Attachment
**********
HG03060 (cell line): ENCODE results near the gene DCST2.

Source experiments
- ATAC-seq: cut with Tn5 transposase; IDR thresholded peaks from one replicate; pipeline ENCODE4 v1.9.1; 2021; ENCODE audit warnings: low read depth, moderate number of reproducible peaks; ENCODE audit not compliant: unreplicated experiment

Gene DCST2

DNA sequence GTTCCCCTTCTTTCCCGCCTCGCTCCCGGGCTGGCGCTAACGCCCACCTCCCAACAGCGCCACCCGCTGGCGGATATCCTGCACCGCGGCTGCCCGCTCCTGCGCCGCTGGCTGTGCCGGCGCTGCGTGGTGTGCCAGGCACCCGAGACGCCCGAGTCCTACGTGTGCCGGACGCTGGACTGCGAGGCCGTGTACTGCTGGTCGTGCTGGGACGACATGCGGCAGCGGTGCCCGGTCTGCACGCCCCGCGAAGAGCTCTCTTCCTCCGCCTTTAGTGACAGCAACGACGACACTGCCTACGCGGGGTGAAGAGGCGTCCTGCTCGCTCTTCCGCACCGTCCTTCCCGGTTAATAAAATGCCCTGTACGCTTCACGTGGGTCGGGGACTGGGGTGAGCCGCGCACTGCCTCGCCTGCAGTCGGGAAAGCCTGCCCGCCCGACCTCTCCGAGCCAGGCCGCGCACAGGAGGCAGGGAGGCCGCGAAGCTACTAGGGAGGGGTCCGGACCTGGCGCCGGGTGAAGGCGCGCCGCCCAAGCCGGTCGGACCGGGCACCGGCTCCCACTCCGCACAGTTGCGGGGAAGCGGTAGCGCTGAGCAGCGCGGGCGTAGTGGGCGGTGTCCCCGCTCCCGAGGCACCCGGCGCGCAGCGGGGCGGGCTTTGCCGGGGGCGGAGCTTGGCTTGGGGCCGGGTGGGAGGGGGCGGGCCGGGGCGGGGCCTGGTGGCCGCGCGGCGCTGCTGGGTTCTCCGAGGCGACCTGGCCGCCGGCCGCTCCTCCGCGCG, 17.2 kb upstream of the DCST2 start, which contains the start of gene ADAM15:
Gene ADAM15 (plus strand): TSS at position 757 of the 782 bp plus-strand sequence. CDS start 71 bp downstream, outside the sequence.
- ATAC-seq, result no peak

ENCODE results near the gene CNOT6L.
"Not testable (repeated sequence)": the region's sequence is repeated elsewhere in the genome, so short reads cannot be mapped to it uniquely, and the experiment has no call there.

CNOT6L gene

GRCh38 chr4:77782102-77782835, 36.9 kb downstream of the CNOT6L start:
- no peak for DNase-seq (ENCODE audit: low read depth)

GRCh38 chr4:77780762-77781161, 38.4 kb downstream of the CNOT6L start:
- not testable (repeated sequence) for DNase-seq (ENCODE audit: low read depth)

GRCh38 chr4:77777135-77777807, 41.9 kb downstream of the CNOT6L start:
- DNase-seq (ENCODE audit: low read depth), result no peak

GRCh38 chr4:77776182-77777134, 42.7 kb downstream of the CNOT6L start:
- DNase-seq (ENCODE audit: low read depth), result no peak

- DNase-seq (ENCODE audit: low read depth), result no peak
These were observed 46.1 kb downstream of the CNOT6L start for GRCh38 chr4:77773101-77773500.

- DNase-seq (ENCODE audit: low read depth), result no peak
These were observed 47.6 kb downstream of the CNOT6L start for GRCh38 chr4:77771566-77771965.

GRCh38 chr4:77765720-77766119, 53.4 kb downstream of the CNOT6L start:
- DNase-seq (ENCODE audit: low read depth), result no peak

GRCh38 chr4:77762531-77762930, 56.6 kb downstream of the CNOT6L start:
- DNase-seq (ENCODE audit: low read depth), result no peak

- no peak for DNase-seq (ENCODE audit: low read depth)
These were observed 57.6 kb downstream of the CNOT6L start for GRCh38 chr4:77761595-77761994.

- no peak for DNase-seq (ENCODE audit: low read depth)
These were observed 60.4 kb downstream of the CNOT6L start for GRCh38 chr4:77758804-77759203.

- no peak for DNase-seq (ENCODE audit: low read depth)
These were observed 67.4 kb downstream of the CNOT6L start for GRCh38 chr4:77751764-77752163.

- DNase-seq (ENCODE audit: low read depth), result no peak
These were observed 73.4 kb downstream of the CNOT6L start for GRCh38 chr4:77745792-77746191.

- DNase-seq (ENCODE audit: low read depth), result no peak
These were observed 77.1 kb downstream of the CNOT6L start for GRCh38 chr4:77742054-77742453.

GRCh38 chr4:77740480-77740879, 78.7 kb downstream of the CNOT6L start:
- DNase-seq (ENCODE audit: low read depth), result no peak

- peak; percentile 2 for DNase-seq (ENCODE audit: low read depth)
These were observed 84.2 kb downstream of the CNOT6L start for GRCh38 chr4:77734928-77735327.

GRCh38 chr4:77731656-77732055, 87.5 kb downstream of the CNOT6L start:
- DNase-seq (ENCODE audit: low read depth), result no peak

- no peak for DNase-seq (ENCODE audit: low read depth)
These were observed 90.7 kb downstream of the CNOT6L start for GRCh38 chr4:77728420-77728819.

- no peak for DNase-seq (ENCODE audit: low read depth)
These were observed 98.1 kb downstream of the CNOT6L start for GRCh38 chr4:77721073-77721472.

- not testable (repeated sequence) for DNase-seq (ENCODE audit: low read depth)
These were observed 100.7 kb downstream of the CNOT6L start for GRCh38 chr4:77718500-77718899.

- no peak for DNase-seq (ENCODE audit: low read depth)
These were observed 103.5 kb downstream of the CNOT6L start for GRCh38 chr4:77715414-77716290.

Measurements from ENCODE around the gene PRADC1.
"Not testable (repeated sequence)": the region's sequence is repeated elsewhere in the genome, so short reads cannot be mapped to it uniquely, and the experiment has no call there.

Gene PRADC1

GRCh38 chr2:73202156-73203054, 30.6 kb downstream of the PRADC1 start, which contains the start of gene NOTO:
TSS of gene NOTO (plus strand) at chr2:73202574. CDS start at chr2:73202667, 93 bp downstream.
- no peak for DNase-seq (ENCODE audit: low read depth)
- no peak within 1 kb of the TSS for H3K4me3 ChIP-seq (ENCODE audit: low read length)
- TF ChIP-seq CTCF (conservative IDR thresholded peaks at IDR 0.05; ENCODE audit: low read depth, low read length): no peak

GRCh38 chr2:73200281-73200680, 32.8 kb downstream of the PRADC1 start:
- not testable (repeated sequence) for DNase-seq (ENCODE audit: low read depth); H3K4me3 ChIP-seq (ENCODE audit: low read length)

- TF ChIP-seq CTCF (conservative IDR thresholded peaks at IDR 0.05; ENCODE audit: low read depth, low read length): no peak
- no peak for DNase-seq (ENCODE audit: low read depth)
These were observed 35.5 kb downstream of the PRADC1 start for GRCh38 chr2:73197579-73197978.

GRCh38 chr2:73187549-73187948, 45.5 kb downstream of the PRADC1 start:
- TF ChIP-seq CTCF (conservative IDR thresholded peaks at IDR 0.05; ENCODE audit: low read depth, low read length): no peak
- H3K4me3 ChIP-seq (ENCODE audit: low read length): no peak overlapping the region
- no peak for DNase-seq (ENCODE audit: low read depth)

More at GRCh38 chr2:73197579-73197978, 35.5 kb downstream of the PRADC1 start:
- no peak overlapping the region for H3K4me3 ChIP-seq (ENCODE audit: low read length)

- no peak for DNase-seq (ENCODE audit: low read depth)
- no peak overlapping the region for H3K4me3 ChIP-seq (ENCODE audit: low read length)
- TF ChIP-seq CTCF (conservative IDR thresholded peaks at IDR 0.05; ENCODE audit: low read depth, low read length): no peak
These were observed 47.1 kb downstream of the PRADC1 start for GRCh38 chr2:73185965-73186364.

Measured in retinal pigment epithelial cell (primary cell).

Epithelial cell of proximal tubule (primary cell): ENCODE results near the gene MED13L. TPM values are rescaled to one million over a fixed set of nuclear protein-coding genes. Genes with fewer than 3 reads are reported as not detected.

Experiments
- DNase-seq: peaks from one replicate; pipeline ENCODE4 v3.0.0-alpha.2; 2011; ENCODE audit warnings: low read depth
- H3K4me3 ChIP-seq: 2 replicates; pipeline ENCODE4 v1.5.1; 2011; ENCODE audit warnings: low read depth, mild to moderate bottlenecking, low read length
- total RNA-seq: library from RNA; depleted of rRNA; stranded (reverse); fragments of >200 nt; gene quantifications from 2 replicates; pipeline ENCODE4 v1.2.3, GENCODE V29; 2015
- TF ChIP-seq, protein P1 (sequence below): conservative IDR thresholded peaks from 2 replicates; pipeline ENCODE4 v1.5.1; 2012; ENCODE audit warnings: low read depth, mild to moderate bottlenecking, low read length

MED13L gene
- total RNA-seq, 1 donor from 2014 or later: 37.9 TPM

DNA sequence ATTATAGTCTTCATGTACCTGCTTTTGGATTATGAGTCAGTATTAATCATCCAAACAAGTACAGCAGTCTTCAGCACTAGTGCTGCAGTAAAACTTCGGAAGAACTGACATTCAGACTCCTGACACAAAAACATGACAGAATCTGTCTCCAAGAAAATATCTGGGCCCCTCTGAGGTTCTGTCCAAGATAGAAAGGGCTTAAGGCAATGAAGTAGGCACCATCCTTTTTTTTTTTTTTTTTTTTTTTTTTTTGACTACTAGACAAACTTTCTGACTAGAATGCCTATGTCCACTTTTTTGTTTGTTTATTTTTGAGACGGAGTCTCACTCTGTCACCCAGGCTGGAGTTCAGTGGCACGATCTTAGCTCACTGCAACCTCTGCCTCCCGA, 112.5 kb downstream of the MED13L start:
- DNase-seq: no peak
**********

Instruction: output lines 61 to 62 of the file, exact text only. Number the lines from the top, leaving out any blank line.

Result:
- TF ChIP-seq CTCF (conservative IDR thresholded peaks at IDR 0.05; ENCODE audit: low read depth, low read length): no peak
- no peak for DNase-seq (ENCODE audit: low read depth)